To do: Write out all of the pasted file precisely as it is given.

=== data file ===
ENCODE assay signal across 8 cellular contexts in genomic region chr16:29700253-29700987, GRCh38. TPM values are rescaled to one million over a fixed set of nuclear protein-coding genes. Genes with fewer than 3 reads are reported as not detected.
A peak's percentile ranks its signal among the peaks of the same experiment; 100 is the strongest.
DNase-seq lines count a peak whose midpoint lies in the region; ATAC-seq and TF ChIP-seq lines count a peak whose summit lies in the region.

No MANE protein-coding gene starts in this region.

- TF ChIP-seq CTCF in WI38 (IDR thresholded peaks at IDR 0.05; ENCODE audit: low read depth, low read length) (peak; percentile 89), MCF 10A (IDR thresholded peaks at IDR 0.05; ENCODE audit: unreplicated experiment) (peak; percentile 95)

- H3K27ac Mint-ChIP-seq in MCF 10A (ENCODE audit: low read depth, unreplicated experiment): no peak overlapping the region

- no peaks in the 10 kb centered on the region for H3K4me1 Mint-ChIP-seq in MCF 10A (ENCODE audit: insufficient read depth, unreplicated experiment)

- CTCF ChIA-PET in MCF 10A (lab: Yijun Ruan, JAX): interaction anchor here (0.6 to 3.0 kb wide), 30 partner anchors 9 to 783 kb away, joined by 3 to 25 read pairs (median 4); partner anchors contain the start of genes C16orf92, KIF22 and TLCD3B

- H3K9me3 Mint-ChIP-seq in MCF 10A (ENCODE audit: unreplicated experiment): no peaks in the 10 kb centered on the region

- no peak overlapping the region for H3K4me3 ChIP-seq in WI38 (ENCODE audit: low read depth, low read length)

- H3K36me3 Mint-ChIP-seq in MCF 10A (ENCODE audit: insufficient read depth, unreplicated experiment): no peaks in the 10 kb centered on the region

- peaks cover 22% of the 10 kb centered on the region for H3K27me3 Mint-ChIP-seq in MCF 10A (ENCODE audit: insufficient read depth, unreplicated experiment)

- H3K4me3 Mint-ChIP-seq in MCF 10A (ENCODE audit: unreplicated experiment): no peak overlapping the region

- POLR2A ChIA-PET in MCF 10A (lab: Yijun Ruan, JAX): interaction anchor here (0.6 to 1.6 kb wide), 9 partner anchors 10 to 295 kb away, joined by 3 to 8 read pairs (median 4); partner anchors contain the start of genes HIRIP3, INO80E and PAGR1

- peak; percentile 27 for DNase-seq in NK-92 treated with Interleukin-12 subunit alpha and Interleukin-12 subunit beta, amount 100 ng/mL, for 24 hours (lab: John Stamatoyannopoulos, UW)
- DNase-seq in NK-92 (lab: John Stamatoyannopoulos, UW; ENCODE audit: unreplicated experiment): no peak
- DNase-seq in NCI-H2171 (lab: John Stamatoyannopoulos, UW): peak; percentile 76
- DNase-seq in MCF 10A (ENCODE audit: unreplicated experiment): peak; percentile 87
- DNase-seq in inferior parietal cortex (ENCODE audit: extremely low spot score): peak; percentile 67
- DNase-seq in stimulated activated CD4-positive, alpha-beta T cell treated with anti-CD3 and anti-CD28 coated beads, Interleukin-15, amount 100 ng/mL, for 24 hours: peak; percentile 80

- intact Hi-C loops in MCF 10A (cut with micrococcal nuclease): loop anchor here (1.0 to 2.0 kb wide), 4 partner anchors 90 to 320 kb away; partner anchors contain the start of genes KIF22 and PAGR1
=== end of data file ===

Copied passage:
ENCODE assay signal across 8 cellular contexts in genomic region chr16:29700253-29700987, GRCh38. TPM values are rescaled to one million over a fixed set of nuclear protein-coding genes. Genes with fewer than 3 reads are reported as not detected.
A peak's percentile ranks its signal among the peaks of the same experiment; 100 is the strongest.
DNase-seq lines count a peak whose midpoint lies in the region; ATAC-seq and TF ChIP-seq lines count a peak whose summit lies in the region.

No MANE protein-coding gene starts in this region.

- TF ChIP-seq CTCF in WI38 (IDR thresholded peaks at IDR 0.05; ENCODE audit: low read depth, low read length) (peak; percentile 89), MCF 10A (IDR thresholded peaks at IDR 0.05; ENCODE audit: unreplicated experiment) (peak; percentile 95)

- H3K27ac Mint-ChIP-seq in MCF 10A (ENCODE audit: low read depth, unreplicated experiment): no peak overlapping the region

- no peaks in the 10 kb centered on the region for H3K4me1 Mint-ChIP-seq in MCF 10A (ENCODE audit: insufficient read depth, unreplicated experiment)

- CTCF ChIA-PET in MCF 10A (lab: Yijun Ruan, JAX): interaction anchor here (0.6 to 3.0 kb wide), 30 partner anchors 9 to 783 kb away, joined by 3 to 25 read pairs (median 4); partner anchors contain the start of genes C16orf92, KIF22 and TLCD3B

- H3K9me3 Mint-ChIP-seq in MCF 10A (ENCODE audit: unreplicated experiment): no peaks in the 10 kb centered on the region

- no peak overlapping the region for H3K4me3 ChIP-seq in WI38 (ENCODE audit: low read depth, low read length)

- H3K36me3 Mint-ChIP-seq in MCF 10A (ENCODE audit: insufficient read depth, unreplicated experiment): no peaks in the 10 kb centered on the region

- peaks cover 22% of the 10 kb centered on the region for H3K27me3 Mint-ChIP-seq in MCF 10A (ENCODE audit: insufficient read depth, unreplicated experiment)

- H3K4me3 Mint-ChIP-seq in MCF 10A (ENCODE audit: unreplicated experiment): no peak overlapping the region

- POLR2A ChIA-PET in MCF 10A (lab: Yijun Ruan, JAX): interaction anchor here (0.6 to 1.6 kb wide), 9 partner anchors 10 to 295 kb away, joined by 3 to 8 read pairs (median 4); partner anchors contain the start of genes HIRIP3, INO80E and PAGR1

- peak; percentile 27 for DNase-seq in NK-92 treated with Interleukin-12 subunit alpha and Interleukin-12 subunit beta, amount 100 ng/mL, for 24 hours (lab: John Stamatoyannopoulos, UW)
- DNase-seq in NK-92 (lab: John Stamatoyannopoulos, UW; ENCODE audit: unreplicated experiment): no peak
- DNase-seq in NCI-H2171 (lab: John Stamatoyannopoulos, UW): peak; percentile 76
- DNase-seq in MCF 10A (ENCODE audit: unreplicated experiment): peak; percentile 87
- DNase-seq in inferior parietal cortex (ENCODE audit: extremely low spot score): peak; percentile 67
- DNase-seq in stimulated activated CD4-positive, alpha-beta T cell treated with anti-CD3 and anti-CD28 coated beads, Interleukin-15, amount 100 ng/mL, for 24 hours: peak; percentile 80

- intact Hi-C loops in MCF 10A (cut with micrococcal nuclease): loop anchor here (1.0 to 2.0 kb wide), 4 partner anchors 90 to 320 kb away; partner anchors contain the start of genes KIF22 and PAGR1